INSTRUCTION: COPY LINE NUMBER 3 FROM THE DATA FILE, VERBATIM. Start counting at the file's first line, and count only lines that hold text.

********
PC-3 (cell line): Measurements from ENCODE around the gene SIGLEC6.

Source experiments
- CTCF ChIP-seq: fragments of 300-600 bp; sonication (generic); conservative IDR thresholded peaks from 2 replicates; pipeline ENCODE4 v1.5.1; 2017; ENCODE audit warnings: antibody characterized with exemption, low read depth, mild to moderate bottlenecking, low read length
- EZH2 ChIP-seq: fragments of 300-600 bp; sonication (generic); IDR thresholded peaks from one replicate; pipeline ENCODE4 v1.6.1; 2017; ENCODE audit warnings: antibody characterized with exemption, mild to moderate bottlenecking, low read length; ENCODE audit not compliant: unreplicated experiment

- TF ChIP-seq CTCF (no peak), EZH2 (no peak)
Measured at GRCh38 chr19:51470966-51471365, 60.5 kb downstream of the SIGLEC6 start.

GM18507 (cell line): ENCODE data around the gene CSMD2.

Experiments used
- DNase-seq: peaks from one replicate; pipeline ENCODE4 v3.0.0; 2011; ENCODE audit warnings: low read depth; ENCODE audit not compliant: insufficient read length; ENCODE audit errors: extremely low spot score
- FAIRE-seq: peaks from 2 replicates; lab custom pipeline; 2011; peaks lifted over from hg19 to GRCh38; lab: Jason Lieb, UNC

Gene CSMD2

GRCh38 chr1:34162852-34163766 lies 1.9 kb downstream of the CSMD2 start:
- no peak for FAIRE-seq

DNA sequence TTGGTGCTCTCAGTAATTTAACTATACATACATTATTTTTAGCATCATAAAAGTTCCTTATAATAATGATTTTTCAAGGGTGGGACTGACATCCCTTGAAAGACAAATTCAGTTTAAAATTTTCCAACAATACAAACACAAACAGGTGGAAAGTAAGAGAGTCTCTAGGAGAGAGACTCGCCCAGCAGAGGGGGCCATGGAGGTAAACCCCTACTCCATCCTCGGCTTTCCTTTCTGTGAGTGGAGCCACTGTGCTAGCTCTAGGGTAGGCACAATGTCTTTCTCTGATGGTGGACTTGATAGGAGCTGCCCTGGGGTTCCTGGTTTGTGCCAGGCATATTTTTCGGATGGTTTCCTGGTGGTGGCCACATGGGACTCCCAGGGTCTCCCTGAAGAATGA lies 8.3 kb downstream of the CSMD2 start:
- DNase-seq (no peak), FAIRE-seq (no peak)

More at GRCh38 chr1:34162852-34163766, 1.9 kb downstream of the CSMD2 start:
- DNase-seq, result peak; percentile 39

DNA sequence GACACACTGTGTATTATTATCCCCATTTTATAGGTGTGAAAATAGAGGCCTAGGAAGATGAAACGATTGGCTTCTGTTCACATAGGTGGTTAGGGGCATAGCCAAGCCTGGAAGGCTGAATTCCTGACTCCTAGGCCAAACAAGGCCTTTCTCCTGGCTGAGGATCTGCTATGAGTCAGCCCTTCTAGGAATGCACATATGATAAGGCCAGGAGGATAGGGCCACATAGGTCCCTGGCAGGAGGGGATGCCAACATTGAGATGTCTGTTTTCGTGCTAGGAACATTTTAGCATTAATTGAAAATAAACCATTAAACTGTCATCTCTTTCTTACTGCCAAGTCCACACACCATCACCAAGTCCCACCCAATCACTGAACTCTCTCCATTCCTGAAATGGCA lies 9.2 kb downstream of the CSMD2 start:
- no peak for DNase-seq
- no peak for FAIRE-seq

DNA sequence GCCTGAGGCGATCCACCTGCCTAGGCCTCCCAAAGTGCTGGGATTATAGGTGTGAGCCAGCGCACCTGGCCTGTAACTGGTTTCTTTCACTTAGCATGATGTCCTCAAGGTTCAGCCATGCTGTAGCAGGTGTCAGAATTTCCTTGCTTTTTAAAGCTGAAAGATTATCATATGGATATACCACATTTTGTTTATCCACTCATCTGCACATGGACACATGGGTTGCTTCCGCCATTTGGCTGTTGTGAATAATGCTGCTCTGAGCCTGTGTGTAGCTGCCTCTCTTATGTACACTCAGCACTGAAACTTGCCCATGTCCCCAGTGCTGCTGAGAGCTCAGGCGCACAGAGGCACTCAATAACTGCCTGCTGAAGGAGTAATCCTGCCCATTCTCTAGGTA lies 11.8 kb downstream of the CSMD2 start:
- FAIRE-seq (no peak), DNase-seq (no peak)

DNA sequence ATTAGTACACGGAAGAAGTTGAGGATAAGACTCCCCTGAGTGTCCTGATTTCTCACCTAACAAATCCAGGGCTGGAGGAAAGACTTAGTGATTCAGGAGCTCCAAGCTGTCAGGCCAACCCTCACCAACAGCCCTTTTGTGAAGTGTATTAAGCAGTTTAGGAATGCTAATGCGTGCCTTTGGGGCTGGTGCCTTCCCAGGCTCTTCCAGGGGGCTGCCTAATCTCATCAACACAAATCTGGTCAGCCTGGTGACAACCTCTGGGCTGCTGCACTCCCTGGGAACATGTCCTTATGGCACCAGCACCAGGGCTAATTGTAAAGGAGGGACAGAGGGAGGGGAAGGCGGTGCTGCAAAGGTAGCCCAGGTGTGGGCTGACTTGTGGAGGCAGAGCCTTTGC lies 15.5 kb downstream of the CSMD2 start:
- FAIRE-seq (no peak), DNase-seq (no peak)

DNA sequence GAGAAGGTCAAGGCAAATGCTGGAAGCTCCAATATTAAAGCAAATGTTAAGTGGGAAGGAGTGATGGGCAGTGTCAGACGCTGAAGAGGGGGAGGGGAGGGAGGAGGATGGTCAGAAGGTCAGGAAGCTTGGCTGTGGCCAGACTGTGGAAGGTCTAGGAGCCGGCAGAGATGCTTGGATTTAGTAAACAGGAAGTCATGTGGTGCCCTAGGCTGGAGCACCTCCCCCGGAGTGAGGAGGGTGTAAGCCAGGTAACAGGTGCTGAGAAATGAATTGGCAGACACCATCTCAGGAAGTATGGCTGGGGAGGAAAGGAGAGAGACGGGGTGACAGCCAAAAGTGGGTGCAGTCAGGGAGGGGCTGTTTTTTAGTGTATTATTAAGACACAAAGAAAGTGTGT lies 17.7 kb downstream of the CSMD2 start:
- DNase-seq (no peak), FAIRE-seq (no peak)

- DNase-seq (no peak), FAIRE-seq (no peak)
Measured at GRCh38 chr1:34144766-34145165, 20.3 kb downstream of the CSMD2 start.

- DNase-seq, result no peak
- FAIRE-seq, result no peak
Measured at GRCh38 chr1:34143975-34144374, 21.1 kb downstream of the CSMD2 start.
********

- CTCF ChIP-seq: fragments of 300-600 bp; sonication (generic); conservative IDR thresholded peaks from 2 replicates; pipeline ENCODE4 v1.5.1; 2017; ENCODE audit warnings: antibody characterized with exemption, low read depth, mild to moderate bottlenecking, low read length